google-site-verification: googlef8a55c976819afbd.html THE HISTORY OF POWER GENERATION IN NIGERIA - Soji Graphics


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Thursday, April 30, 2015


Under colonial rule, Nigeria started electricity generation and supply in 1896. In 1929, it set up the Nigeria Electricity Supply Company (NESCO) as an electricity utility company operating a hydroelectric power station near Jos, Plateau State. In 951, the Electricity Corporation of Nigeria (ECN) was established. The first 132KV line was built in 1962, to link Ijora power station in Lagos to Ibadan power station.
Since then, there have been increases in electricity infrastructure and changes both in the nomenclature and operations of the regulating agencies. The Niger Dams Authority (NDA) was established in 1962 with a mandate to develop the hydro-power sub-sector. It was merged with the ECN in 1972. It was followed by the coming of the National Electric Power Authority (NEPA) and the current National Electricity Regulatory Commission (NERC) and Power Holding Company of Nigeria (PHCN) as the search for stable power supply in the country continues.
Military setback
Nigeria’s power infrastructure however faced a major setback under the military regime to the extent that most of its hydro-electric dams were allowed to decay and the transmission and distribution equipment and lines became obsolete until in 1998 when the Federal Government initiated efforts to end NEPA’s monopoly of electricity generation, transmission, distribution and sales.
Coming of NIPP
The most significant measures taken by the government to re-jig the industry came in August 2005 when the National Council of State (NCS) and the National Assembly approved an initial funding of US$2.5 billion for the National Integrated Power Project (NIPP) from the “Excess Crude Oil Account. The Niger Delta Power Holding Company Limited (NDPHC) was thereafter incorporated as a limited liability company to serve as the legal vehicle to hold the NIPP assets. The mandate of the NDPHC included construction and expansion of the country’s power infrastructure to boost electricity generation and supply across the country.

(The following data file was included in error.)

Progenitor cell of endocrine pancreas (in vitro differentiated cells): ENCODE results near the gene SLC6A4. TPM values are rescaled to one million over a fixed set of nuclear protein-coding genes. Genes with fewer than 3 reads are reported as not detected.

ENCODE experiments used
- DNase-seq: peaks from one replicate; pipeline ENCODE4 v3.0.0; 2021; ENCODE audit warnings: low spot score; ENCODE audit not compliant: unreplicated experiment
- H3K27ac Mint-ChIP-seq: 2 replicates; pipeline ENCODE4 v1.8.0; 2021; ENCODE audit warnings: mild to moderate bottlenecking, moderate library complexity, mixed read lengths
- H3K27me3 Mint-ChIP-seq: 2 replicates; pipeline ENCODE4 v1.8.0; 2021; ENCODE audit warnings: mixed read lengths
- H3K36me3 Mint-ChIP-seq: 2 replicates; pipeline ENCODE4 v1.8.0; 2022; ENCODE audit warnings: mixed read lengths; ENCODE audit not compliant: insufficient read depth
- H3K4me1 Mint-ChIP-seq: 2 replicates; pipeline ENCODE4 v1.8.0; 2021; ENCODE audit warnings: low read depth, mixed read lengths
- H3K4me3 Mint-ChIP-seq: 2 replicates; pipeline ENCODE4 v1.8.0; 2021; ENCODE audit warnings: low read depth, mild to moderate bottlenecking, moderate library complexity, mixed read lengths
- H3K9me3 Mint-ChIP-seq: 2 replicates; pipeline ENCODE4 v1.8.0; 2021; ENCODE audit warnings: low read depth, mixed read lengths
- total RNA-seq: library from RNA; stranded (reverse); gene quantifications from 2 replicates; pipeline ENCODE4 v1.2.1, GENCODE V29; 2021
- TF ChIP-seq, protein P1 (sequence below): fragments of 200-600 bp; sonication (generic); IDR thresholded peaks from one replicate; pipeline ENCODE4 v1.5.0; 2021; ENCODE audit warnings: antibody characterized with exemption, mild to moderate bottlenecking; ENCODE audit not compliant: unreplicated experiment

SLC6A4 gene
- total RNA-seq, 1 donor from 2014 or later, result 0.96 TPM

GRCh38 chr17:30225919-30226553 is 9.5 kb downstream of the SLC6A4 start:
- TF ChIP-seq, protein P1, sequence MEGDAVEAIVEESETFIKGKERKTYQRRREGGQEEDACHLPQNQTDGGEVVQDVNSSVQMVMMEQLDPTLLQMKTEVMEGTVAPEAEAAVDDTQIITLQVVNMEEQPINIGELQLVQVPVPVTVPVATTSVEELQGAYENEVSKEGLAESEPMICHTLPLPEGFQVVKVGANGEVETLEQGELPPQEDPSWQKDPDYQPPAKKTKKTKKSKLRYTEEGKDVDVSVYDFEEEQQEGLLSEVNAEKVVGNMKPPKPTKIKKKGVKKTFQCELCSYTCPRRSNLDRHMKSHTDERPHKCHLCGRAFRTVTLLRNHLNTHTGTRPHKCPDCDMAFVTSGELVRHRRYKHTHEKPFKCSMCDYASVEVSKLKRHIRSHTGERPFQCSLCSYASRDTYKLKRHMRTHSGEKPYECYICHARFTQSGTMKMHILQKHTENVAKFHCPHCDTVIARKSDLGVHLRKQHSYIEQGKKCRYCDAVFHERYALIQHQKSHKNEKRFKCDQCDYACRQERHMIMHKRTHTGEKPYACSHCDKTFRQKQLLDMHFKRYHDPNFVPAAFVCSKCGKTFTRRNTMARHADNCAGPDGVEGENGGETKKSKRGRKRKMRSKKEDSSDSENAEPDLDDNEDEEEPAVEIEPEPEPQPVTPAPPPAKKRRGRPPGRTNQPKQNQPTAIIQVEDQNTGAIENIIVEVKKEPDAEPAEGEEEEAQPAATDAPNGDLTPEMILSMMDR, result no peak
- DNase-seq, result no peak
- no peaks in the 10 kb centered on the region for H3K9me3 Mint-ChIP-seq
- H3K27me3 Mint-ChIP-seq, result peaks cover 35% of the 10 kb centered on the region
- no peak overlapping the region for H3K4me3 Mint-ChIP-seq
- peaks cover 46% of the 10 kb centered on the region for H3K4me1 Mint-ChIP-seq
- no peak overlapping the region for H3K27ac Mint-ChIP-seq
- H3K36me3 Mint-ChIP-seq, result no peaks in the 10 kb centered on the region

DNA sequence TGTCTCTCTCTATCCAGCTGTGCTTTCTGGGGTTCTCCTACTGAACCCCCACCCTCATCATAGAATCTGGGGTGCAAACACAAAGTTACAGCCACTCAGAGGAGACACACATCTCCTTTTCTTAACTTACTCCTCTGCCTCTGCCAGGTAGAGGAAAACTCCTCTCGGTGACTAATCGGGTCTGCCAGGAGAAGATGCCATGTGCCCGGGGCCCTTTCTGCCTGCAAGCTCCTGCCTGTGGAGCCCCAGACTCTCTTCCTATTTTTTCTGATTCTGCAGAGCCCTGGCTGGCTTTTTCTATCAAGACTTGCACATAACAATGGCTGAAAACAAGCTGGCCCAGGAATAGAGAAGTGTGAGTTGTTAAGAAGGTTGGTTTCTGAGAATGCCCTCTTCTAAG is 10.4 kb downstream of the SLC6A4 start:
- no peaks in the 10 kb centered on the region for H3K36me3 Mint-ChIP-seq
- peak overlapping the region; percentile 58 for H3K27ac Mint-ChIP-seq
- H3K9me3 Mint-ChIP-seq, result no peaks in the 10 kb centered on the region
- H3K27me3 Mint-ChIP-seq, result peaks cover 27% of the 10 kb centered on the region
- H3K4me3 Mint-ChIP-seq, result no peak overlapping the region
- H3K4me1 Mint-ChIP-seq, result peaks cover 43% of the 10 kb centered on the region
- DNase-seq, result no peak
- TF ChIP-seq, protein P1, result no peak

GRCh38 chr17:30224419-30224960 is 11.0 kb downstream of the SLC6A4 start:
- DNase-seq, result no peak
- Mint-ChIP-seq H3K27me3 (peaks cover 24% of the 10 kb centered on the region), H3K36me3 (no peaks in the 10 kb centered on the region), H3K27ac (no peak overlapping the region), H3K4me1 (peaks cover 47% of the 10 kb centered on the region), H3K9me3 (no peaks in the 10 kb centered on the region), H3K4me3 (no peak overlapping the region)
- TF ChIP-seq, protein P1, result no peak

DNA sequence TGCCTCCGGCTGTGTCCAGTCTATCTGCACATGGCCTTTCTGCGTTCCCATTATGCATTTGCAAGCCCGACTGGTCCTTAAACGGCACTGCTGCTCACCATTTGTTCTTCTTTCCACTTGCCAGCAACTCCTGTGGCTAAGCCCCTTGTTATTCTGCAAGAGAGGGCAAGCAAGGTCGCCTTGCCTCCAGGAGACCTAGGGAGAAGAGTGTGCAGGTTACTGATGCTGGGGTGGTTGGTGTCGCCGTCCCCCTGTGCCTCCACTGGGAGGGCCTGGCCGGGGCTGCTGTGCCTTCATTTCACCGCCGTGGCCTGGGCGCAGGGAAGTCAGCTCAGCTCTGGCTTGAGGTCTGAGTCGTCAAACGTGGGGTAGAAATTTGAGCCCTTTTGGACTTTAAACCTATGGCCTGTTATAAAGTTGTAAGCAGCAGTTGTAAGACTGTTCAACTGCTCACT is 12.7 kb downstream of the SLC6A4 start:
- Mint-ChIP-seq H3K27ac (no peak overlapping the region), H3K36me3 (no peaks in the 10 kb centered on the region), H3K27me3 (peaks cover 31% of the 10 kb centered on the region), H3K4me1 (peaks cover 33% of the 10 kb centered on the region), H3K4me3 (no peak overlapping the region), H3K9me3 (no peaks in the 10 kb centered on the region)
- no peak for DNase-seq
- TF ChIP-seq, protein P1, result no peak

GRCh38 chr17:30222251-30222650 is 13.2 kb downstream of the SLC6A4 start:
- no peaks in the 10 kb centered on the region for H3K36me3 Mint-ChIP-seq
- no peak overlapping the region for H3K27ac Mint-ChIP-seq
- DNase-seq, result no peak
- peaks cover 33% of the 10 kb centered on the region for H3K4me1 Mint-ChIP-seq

In 2008, the National Economic Council (NEC) voted US$5.375 billion from the excess crude account as Power Emergency Fund (PEF) to complete NIPP. NEC also inaugurated the NIPP Steering Council in January 2009, chaired by President Goodluck Jonathan, then the country’s vice president with six state governors and four ministers as members.
The NIPP Steering Council, which has transformed as the board of directors of NDPHC is headed by Vice President Mohammed Namadi Sambo. In February 2009, the council approved phase I budget of US$2.213 billion from the PEF of US$5.375 billion to complete the first phase of the NIPP projects. It also approved US$423.639 million to PHCN as special intervention fund.
In June 2010, the council approved US$123.110 million to augment the phase 1 budget and N1.750 billion to buy NDPHC corporate headquarters in Abuja.
With these funds, the NDPHC built several gas turbine plants, distribution and transmission equipment and lines in the country.
NDPHC Managing Director and Chief Executive Officer, Mr. James Olotu, while presenting NIPP Status Report on December 14, 2012 in Lagos, said more power stations had been completed in various parts of the country. These plants, he said, have cumulatively added 1,687.5megawatts (MW) to the national output.

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